Sometimes, the simplest things in life can be the most effective. That maxim goes double for strength and conditioning, where you’ll be able to make the most out of the least technically difficult movements—as long as you’re willing to put the work in.
An exercise like loaded carries, which is as uncomplicated as a move could possibly be, is a prime example of this. All you have to do is pick up a weight and walk, and your whole body can reap the benefits.
Dan John discovered loaded carries by accident. It was 2001, and the strength coach was sidelined by injury. So he did farmer’s walks because he wanted to feel like he was still training. But when he recovered, a funny thing happened: “I looked and performed better.”
Soon John was hitting strength and discus-throwing numbers he hadn’t seen since his athlete days at Utah State. Loaded carries had a convert, and John went on to popularize them in the fitness world.
Why Loaded Carries Are So Useful
These exercises present a serious challenge for the core muscles, according to research by Stuart McGill, Ph.D., of the University of Waterloo.
A stronger, tighter core gives your arms and legs a more powerful base for running fast, throwing hard, and performing heavy lifts. The moves also rock your lats while improving your grip strength and shoulder stability.
The benefits aren’t limited to individual muscles. “Loaded carries build work capacity,” John says, so you can do more gym work and do it better.
There are plenty of ways to build capacity, but you won’t find one that’s safer. “It’s really hard to hurt yourself when you’re walking around,” he says.
Do carries at any point in your workout—they’re especially great at the end, when you’re fatigued and your balance and coordination are hindered.
But no matter when you do them, the payoff is the same: a bigger, stronger body that’s better at anything you ask it to do.
Loaded Carry Rules to Follow
Before you pick up any weights, make sure that you know these loaded carry principles. The exercise might be simple, but that doesn’t mean that there’s no room for error. Focus on form, and you’ll be in good shape to reap the benefits.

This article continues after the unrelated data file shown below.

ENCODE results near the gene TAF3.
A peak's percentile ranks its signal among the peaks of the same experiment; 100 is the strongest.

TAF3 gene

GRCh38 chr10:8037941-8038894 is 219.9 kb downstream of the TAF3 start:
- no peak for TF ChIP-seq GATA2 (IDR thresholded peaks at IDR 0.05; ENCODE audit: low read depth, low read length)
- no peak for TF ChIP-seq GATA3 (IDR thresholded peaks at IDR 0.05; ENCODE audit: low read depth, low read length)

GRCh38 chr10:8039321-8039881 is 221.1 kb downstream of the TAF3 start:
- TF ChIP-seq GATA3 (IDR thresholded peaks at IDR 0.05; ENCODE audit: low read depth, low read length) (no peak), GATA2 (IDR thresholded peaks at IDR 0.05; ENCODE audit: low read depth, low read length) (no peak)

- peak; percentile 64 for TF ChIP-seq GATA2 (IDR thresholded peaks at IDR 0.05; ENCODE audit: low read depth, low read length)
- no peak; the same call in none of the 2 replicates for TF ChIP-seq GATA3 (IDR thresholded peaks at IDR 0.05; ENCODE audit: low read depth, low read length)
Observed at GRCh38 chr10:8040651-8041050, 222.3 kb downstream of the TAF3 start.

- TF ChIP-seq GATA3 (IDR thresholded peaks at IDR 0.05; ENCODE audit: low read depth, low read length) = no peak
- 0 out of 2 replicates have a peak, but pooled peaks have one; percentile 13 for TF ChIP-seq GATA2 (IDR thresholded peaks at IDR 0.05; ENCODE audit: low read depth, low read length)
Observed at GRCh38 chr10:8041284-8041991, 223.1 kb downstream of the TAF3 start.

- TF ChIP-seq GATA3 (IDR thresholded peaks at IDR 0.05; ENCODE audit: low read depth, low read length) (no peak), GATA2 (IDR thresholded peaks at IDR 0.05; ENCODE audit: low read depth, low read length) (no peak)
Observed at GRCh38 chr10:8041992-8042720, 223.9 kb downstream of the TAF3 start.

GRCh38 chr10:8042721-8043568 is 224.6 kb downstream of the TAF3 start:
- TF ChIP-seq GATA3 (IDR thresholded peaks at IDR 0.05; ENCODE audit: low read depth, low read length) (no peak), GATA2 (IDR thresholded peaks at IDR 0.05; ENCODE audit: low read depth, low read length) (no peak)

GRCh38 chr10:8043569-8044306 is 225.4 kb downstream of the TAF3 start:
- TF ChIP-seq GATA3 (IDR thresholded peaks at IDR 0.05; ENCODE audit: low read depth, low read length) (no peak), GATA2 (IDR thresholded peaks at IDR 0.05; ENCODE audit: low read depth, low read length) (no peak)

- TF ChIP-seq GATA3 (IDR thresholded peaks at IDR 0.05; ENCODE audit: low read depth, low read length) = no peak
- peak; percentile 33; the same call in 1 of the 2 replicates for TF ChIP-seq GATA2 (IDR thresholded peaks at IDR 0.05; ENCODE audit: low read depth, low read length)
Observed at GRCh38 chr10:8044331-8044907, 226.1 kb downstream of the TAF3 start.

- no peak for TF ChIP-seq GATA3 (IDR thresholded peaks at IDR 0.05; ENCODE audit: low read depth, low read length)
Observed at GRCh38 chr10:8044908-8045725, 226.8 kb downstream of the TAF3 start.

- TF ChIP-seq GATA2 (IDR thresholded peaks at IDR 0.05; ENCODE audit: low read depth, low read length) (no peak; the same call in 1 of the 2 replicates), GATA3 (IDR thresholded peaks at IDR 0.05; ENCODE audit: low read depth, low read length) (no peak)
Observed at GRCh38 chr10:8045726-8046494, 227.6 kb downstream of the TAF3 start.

“Pack” Your Shoulders
- Whether you’re holding the weight at your sides, overhead, or anywhere in between, keep your shoulders as tight as possible to improve joint stability.
Straighten Your Back
- Think of carries as walking planks: Keep your lower back and pelvis aligned throughout the exercise.
- A tight grip increases tension in your core muscles.
- A shorter stride—your feet less than 12 inches apart—gives you a stronger support base.
Tuck Your Chin
- Don’t crane your neck! Keep your ears directly over your shoulders and hips. This aligns your spine, keeping it injury-free.
Keep Your Ribs Flat
- If they flare out, you’re putting undue stress on your back. Breathe in through your nose and then forcefully out through your mouth. That helps push your ribs down and keep your core engaged.
- Carries are self-limiting exercises. That means any weight that you can hold for the recommended distance or duration is safe to use.
Loaded Carry Variations
There are four types of carries, and each challenges your body in different ways, says exercise physiologist and competitive strongman Pat Davidson, Ph.D. Below, we offer up different variations of each. Do one every training session, making sure you’ve hit all four categories after four workouts.
Pro tip: If you look at the floor when you do exercises that challenge your balance and stability, you’re doing it all wrong.
“It’s a natural compensatory strategy, but it provides an undesirable sense of stability,” says Davidson. “It makes you shift your body weight forward, putting stress on your lower back.”
So look ahead at a distant object when you do unstable exercises, such as loaded carries, single-leg squats, deadlifts, and jumps. That, says Davidson, fixes your form and builds more strength.
Between Your Knees
Holding a heavy load between your legs works your glutes harder.
Hold a kettlebell in each hand between your legs. Or cup the top end of a dumbbell and let it hang between your legs at knee height.
Because you can use such heavy weights, these build insane total-body strength.
Hold a dumbbell, kettlebell, or barbell at each side. Grip tightly. (For loads exceeding 200 pounds, use a trap bar with weight plates.)
Hold a weight—dumbbell, kettlebell, or an actual suitcase—on one side. Walk for the same distance or time with the other side loaded.
These variations are especially taxing on your hamstrings and biceps.
Hold a loaded barbell close to your chest in the crook of your elbows. Keep your core braced and your back straight throughout.
Wrap both arms around a sandbag, weight plate, or large rock. Or hold a dumbbell or kettlebell just as you do for a goblet squat.
Holding weight overhead challenges your core and builds shoulder stability.
Hold one or two dumbbells or kettlebells (or a sandbag, barbell) directly over your shoulders.
Hold a kettlebell upside down, your upper arm parallel to the floor and your elbow bent 90 degrees. Squeeze the handle tight.
Stride Right When You Carry
There’s value in mixing up your distances and loads, says Davidson.
“In strongman training, we might carry something ridiculously heavy for just 15 yards, which is a killer test of raw strength,” he says. “Or we might have to carry something relatively light for a longer distance, which challenges strength endurance.”
Train different fitness skills by using the rough guide below when you do the farmer’s walk, suitcase carry, Zercher walk, and bear hug walk. The percentage of body weight equals the total load you should work up to carrying for the distance.
Carry 100 percent of your bodyweight 50 feet to build more strength. Go long and heavy by carring 75 percent of your body weight 150 feet. Finally, challenge your endurance and carry 50 percent of your bodyweight 300 feet.